“At the beginning of the anthem I retired to St. Edward’s Chapel, a dark, small place, immediately behind the altar; took off my crimson robe and kirtle, and put on the supertunica of cloth of gold, took off also my circlet of diamonds, and then proceeded bareheaded into the Abbey. I was then seated upon St. Edward's Chair. Then followed all the various things, and last the crown being placed on my head, which was, I must own, a most beautiful, impressive moment. All the Peers and Peeresses put on their coronets at the same instant. My excellent Lord Melbourne, who stood very close to me during the whole ceremony, was completely overcome at this moment and very much affected. He gave me such a kind and, I may say, such a fatherly look. The Enthronization and the Homage of, first, all the Bishops, then my uncles, and lastly of all the Peers, in their respective order, was very fine. Poor old Lord Rolle, who is eighty-two, and dreadfully infirm, in attempting to ascend the steps, fell and rolled quite down, but was not the least hurt. When he attempted to re-ascend them I got up and advanced to the end of the steps to prevent another fall.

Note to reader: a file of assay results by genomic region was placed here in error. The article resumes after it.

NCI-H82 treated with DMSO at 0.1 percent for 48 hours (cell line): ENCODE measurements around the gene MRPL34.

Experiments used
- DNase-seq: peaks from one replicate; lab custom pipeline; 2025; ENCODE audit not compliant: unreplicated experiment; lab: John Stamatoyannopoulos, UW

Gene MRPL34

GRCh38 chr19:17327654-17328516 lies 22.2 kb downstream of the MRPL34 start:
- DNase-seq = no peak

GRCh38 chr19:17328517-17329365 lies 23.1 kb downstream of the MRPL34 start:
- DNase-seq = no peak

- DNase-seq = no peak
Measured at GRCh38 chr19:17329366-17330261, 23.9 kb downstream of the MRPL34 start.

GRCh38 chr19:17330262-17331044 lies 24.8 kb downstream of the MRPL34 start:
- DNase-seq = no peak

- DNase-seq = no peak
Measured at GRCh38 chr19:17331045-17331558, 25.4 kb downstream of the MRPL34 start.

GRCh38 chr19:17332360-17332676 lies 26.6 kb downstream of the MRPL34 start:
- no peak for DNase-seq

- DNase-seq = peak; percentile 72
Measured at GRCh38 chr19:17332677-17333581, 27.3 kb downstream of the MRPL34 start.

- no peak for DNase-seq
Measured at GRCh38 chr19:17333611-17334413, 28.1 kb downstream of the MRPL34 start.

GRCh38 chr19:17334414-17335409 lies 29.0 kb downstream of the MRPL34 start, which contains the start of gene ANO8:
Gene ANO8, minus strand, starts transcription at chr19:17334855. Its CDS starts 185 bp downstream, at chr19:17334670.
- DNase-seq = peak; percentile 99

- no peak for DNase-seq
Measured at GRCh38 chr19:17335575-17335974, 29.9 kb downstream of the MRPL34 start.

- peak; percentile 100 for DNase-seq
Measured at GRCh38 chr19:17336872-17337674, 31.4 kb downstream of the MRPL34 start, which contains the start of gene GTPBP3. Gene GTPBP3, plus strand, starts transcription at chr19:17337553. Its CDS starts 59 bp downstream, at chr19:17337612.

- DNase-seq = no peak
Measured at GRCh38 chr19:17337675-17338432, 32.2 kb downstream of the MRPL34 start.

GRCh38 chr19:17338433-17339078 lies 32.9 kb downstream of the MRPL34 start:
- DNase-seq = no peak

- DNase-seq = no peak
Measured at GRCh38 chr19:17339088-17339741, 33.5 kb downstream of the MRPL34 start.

“I then again descended from the Throne, and repaired, with all the Peers bearing the Regalia, to St. Edward’s Chapel, as it is called; but, as Lord Melbourne says, was more unlike a chapel than anything he had ever seen, for what was called an altar was covered with sandwiches, bottles of wine, etc. There we waited some minutes. The Archbishop came in, and ought to have delivered the orb to me; but I had already got it, and he was so confused and puzzled and knew nothing and went away. The procession being formed, I replaced my crown, which I had taken off for a few minutes, took the orb in my left hand, and the scepter in my right, and, thus loaded, proceeded through the Abbey, which resounded with cheers, to the first robing-room, and here we waited for at least an hour, with all my ladies and trainbearers.